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Prostatic Neoplasms
Radiation
Radiotherapy
Prostatectomy
Hemorrhoids
Peripheral Vascular Diseases
Therapeutics
Medicare
Population
Endoscopy
Comorbidity
Epidemiology
Databases
Hemorrhage
Neoplasms

Keywords

  • Gastrointestinal toxicity
  • Prostate cancer
  • Radiation

ASJC Scopus subject areas

  • Cancer Research
  • Oncology

Cite this

Late gastrointestinal toxicity after radiation for prostate cancer. / Giordano, Sharon H.; Lee, Andrew; Kuo, Yong Fang; Freeman, Jean; Goodwin, James.

In: Cancer, Vol. 107, No. 2, 15.07.2006, p. 423-432.

Research output: Contribution to journalArticle

Giordano, Sharon H. ; Lee, Andrew ; Kuo, Yong Fang ; Freeman, Jean ; Goodwin, James. / Late gastrointestinal toxicity after radiation for prostate cancer. In: Cancer. 2006 ; Vol. 107, No. 2. pp. 423-432.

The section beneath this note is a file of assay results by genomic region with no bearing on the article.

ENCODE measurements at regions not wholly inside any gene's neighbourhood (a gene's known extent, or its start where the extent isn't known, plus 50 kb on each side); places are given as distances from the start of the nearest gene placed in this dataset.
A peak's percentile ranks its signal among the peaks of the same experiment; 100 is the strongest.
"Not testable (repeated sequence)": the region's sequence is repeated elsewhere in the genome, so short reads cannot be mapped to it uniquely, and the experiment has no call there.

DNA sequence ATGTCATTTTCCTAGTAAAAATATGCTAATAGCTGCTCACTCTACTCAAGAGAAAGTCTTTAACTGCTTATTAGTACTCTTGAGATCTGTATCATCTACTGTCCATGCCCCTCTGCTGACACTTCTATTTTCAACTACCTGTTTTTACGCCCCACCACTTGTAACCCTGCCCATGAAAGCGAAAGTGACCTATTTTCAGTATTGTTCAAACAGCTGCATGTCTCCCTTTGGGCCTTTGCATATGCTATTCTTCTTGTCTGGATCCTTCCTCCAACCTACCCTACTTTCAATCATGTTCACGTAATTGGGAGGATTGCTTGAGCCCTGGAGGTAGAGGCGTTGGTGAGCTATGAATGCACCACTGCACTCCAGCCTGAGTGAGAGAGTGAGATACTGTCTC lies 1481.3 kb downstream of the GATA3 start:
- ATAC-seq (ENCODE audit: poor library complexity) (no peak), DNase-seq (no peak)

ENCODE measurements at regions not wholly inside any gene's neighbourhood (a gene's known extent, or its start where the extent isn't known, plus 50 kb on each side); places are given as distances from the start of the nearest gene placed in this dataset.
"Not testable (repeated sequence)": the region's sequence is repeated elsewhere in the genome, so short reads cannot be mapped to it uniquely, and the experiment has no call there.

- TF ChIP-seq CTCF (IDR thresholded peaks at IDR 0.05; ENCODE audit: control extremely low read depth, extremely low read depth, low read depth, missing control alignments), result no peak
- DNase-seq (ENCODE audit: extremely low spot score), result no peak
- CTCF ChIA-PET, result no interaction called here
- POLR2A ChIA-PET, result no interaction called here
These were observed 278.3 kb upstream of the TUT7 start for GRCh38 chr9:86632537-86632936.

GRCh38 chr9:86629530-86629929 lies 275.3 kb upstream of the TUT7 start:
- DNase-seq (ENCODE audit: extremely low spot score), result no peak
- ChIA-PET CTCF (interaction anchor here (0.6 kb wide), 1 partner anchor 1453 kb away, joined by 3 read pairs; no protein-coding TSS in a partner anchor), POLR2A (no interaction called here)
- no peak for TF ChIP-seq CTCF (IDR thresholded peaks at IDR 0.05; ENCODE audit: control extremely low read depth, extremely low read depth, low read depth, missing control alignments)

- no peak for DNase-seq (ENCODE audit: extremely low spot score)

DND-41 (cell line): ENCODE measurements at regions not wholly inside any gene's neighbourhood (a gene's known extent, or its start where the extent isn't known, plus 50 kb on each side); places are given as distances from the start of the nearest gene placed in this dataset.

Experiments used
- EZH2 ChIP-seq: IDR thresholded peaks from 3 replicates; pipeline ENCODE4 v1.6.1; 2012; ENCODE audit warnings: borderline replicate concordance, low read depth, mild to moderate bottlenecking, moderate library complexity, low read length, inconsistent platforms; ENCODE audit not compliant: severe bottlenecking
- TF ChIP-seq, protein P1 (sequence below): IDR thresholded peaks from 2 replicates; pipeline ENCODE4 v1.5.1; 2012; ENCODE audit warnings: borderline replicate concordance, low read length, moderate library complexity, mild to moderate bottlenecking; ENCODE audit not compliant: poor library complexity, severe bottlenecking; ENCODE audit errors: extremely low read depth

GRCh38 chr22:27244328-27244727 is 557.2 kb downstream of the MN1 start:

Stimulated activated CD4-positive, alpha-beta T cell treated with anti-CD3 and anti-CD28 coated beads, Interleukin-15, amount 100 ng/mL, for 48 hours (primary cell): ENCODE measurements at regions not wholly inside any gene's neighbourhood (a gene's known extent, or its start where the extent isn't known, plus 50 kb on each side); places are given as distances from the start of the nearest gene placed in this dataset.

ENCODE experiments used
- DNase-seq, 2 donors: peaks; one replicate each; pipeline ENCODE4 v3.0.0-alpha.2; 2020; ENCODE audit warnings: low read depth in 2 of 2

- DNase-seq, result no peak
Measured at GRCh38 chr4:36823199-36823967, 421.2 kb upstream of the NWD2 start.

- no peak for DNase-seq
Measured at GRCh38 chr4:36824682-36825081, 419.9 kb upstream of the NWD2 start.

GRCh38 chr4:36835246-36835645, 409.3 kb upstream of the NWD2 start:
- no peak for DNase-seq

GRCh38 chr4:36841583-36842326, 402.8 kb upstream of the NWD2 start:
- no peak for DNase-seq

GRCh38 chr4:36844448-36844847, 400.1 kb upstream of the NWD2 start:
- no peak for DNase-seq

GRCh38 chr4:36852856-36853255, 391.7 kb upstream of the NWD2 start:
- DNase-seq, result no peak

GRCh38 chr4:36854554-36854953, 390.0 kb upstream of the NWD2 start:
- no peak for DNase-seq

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abstract = "BACKGROUND. The current study was designed to determine rates and predictors of late, lower gastrointestinal toxicity after radiation therapy in a population-based cohort of older men with prostate cancer. METHODS. The study population consisted of men with localized or regional stage prostate cancer who were age ≥66 years and were diagnosed between 1992 and 1999 who were identified in the Surveillance, Epidemiology, and End Results (SEER)-Medicare database. Gastrointestinal diagnoses were ascertained through claims from 6 to 60 months after diagnosis. The relative rates of diagnoses in the radiation group versus the nonradiation group were used as a means of estimating toxicity from radiotherapy. Cox modeling was used to determine factors associated with gastrointestinal diagnoses. RESULTS. A total of 57,955 men were included, 24,130 of whom were treated with radiation therapy. Among patients with 5 years of follow-up, the rates of gastrointestinal diagnoses were 19.4{\%} higher in irradiated patients than among patients who did not have local therapy. Hemorrhage was the most common diagnosis, and was increased by 18.9{\%} among patients treated with radiation (39.6{\%} of irradiated patients vs. comparison rates of 18.2{\%} in patients treated with radical prostatectomy and 20.7{\%} in patients with no local therapy). Diagnostic lower endoscopies were performed in an additional 20.9{\%} of men (32.4{\%} of men treated with radiation vs. 12.7{\%} of men who underwent prostatectomy). In all, 4.4{\%} of irradiated men were hospitalized with a gastrointestinal diagnosis versus comparison rates of 3.2{\%} among men with no local therapy. In multivariate models, increasing patient age, hormonal therapy, comorbidity, diabetes, peripheral vascular disease, and hemorrhoids were all associated with gastrointestinal diagnoses consistent with toxicity, whereas tumor stage and grade were not predictors. CONCLUSIONS. Lower gastrointestinal toxicity after radiation therapy for prostate cancer continues for at least 5 years and may be more common than previously reported.",